After the election you have to govern. That is an opportunity for some and the undoing of others. Recall Virginia Gov. Tim Kaine. He won the governorship of a key swing state, was on the short list for Obama’s VP, accomplished virtually nothing as governor, presided as head of the DNC over a disastrous run of high-profile Democratic losses, and is now everyone’s favorite whipping boy. What ever happened to Tim Kaine? Well, he couldn’t do his job well. So he ends, at least for now, a promising political career.
Last year, Chris Christie and Bob McDonnell won high-profile gubernatorial races. McDonnell is sticking to his no-tax pledge and has unveiled an impressive charter-school program. He’s setting out to do precisely what he said he would, including selling off state-owned liquor stores. He seems serious about governance. If he is, he’ll avoid his predecessor’s fate.
Announcing the freeze on $1.6 billion of unspent money, Mr. Christie was blunt: “Today, we come to terms with the fact that we cannot spend money on everything we want. Today, the days of Alice in Wonderland budgeting in Trenton end.”
That seems like a better idea than hiking taxes, if the aim here is to fix the gaping hole in the state budget. The liberal tax-and-spend policies of his predecessors have been stark and debilitating for his state:
From 2004-2008, author John Havens found “a large decline in the number of wealthy households entering New Jersey” as well as “a moderate increase in the outflow of wealthy households leaving.” The result: a net decline of $70 billion in household wealth while the “expected giving” became a net outflow of $1.132 billion.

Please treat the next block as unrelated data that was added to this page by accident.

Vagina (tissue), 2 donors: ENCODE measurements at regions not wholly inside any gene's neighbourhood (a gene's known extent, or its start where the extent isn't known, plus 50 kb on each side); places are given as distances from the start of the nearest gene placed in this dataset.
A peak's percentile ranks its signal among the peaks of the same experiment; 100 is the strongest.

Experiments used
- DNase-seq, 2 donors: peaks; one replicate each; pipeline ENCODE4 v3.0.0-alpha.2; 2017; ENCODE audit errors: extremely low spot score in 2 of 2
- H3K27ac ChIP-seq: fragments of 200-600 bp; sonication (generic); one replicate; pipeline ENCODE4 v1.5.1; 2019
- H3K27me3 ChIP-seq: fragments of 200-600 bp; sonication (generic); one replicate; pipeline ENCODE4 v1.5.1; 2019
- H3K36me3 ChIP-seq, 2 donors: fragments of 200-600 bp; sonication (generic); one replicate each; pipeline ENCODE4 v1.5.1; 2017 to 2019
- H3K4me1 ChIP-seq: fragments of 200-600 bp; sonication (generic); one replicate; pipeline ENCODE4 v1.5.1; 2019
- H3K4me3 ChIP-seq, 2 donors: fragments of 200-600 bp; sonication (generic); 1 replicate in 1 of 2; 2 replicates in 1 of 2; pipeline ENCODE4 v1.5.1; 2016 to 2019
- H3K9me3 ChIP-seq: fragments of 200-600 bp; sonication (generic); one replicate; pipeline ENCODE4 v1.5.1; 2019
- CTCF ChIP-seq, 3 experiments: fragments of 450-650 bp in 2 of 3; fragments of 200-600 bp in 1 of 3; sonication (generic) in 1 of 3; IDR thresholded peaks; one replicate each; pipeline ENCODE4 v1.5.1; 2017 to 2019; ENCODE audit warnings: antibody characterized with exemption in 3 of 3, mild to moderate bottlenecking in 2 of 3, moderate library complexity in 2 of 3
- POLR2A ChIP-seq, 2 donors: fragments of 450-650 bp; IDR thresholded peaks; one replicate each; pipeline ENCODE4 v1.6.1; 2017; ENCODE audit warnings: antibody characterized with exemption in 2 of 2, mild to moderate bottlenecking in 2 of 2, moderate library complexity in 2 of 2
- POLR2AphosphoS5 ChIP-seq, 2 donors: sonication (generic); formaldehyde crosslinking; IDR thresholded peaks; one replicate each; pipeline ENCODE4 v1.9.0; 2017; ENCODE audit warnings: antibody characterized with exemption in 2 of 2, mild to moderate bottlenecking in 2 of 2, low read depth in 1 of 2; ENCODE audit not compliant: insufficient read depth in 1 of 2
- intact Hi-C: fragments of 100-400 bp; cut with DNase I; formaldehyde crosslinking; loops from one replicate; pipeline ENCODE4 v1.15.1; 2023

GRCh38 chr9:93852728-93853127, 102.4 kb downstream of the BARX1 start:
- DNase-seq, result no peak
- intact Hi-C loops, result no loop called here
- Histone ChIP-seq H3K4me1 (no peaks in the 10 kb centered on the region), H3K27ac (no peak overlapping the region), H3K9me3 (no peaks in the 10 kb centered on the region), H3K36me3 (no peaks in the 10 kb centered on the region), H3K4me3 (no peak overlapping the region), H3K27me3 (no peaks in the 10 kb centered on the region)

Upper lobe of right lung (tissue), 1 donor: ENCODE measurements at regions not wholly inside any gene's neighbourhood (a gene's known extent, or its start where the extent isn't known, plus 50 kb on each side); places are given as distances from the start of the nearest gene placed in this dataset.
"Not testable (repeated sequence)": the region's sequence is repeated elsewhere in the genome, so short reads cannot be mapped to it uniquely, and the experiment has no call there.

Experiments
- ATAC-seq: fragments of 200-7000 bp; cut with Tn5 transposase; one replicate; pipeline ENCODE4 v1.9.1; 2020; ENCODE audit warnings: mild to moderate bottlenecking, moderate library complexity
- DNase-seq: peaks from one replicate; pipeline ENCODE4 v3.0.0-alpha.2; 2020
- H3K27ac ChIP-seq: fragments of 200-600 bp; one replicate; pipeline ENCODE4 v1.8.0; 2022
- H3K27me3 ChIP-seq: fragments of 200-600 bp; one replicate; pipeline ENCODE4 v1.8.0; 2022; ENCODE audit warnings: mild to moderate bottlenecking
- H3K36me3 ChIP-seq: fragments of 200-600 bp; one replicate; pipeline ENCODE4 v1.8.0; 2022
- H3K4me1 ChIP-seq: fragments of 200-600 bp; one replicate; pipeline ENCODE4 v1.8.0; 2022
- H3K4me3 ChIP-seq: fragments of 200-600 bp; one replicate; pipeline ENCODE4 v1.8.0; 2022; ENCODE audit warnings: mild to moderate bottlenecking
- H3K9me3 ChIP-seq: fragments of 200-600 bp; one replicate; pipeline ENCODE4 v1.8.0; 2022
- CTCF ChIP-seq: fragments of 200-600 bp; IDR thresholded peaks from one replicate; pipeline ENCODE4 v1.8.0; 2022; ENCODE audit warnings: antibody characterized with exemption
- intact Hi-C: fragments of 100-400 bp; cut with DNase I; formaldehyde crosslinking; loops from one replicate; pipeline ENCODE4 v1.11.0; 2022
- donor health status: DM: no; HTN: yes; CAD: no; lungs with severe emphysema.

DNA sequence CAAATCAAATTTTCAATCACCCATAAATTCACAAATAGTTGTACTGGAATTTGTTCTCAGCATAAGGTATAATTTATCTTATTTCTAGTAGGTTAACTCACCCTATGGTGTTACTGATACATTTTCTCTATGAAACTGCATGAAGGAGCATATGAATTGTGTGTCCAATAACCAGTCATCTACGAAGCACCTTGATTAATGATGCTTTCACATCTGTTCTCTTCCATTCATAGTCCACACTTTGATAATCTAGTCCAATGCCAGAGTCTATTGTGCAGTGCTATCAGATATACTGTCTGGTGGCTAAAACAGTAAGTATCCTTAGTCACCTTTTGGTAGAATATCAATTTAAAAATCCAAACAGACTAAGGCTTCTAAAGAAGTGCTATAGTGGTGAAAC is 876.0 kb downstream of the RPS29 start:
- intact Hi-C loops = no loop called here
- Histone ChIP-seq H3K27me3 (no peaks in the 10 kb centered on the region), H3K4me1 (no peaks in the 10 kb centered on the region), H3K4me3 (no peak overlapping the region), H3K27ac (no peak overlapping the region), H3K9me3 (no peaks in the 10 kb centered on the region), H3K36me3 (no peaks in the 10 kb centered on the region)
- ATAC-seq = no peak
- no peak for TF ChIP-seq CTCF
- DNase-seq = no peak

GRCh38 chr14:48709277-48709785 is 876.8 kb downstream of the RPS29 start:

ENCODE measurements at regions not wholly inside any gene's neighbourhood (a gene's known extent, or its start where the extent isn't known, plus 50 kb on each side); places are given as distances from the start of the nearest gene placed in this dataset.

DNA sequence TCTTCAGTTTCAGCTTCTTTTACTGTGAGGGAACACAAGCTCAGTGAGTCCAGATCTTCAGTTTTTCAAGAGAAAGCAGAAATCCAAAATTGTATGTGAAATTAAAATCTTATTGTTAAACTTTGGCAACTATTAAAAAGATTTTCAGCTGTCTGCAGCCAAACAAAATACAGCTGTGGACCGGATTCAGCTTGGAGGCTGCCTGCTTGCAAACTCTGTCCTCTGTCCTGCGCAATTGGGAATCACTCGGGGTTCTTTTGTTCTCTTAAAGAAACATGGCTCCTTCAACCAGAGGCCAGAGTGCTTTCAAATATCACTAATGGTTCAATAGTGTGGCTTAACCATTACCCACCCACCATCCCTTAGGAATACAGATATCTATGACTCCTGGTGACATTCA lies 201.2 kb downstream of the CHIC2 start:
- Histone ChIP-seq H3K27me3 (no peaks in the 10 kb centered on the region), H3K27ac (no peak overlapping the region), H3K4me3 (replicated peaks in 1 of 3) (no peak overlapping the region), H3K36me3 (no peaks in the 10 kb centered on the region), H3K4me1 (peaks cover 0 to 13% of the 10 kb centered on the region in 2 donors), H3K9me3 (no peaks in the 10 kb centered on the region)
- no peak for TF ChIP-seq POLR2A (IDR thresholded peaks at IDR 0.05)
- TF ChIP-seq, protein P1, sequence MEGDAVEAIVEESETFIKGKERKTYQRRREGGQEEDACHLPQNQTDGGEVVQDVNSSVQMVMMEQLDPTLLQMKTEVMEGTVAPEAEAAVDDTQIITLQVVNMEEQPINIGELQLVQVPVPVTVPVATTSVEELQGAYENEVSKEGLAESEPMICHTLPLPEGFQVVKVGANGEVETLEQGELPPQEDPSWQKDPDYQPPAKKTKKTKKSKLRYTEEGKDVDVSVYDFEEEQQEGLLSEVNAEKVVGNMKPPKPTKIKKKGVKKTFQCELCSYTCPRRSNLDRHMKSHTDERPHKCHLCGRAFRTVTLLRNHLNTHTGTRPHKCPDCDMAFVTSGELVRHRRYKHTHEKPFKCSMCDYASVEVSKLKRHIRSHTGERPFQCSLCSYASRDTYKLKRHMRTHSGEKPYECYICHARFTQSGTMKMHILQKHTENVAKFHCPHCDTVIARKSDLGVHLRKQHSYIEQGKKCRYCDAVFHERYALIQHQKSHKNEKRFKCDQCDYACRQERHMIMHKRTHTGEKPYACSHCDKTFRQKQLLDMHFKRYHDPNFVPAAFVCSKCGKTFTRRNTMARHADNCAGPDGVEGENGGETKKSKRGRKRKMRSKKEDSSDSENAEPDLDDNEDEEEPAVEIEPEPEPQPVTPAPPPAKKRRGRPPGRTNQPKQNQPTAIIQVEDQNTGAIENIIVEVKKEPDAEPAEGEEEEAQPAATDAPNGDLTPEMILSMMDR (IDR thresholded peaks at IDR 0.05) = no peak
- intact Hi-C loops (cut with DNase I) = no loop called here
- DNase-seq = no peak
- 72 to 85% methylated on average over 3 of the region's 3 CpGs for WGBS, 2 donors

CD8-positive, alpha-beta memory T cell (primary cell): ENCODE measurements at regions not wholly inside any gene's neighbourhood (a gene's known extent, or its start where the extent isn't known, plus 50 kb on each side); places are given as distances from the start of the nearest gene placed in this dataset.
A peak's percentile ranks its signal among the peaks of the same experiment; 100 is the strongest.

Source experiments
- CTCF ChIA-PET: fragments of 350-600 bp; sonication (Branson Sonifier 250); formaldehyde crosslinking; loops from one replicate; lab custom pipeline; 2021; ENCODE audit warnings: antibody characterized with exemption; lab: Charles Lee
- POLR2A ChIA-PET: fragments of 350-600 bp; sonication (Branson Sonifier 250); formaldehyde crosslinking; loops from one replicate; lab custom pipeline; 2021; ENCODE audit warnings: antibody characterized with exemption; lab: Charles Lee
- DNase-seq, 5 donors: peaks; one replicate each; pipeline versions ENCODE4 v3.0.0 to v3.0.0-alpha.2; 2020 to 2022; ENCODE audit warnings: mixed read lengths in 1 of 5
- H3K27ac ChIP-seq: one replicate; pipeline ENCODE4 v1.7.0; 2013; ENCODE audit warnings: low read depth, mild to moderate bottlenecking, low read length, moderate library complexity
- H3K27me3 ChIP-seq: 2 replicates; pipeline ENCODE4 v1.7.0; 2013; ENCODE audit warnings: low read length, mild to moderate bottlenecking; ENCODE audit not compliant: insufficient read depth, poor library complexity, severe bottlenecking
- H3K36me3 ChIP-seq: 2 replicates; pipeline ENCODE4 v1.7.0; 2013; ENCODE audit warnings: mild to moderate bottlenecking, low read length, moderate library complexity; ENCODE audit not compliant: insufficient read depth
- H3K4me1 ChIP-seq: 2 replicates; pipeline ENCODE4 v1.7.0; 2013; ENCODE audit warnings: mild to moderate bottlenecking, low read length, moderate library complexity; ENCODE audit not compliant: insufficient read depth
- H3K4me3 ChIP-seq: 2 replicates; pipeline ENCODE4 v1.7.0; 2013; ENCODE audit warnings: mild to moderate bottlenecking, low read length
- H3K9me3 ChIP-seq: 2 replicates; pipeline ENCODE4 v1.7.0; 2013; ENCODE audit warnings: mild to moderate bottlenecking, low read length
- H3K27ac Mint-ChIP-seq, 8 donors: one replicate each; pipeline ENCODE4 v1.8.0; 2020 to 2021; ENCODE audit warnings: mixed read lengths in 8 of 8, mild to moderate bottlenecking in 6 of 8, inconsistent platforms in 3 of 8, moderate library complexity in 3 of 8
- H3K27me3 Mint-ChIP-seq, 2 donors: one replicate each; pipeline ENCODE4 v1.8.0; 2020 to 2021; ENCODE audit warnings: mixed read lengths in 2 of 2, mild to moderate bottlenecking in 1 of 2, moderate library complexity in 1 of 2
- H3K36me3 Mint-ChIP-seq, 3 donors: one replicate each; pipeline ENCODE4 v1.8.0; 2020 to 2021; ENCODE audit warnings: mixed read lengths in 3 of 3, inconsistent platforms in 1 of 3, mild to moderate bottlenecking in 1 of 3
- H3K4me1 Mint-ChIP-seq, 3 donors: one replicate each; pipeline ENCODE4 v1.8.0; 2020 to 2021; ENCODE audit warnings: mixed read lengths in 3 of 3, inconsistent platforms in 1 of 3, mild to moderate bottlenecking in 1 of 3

So what happened in 2004? The study doesn’t purport to explain what caused the wealth movements. But the state’s most notable economic policy event that year was an increase in its top income tax rate to 8.97% from 6.37%, on incomes starting at $500,000. That’s a 40% increase.
Christie also seems to be in the “sober about governance” category. The lesson here for politicians of both parties is quite simple: you have to deliver. If McDonnell and Christie make good on their promises and continue their early focus on smart reform, fiscal sobriety, and conservative economic policy, they will become the models for the next generation of conservative governors and presidential hopefuls.
And, yes, that brings us back to Obama. At this point he seems headed for Tim Kaine-like flash-in-the-pan status. All that anticipation and so little ability. So much hype was followed by virtually no interest in doing the job to which he was elected. Challengers have the luxury of convincing voters to take a leap of faith; incumbents must defend what they have done. And if they don’t deliver, no amount of hype and no blame-shifting is going to rescue them. That is why, I suspect, Obama now thinks out loud about a single term. It could not have escaped his notice that he is not remotely pulling a ” B+” in the presidency.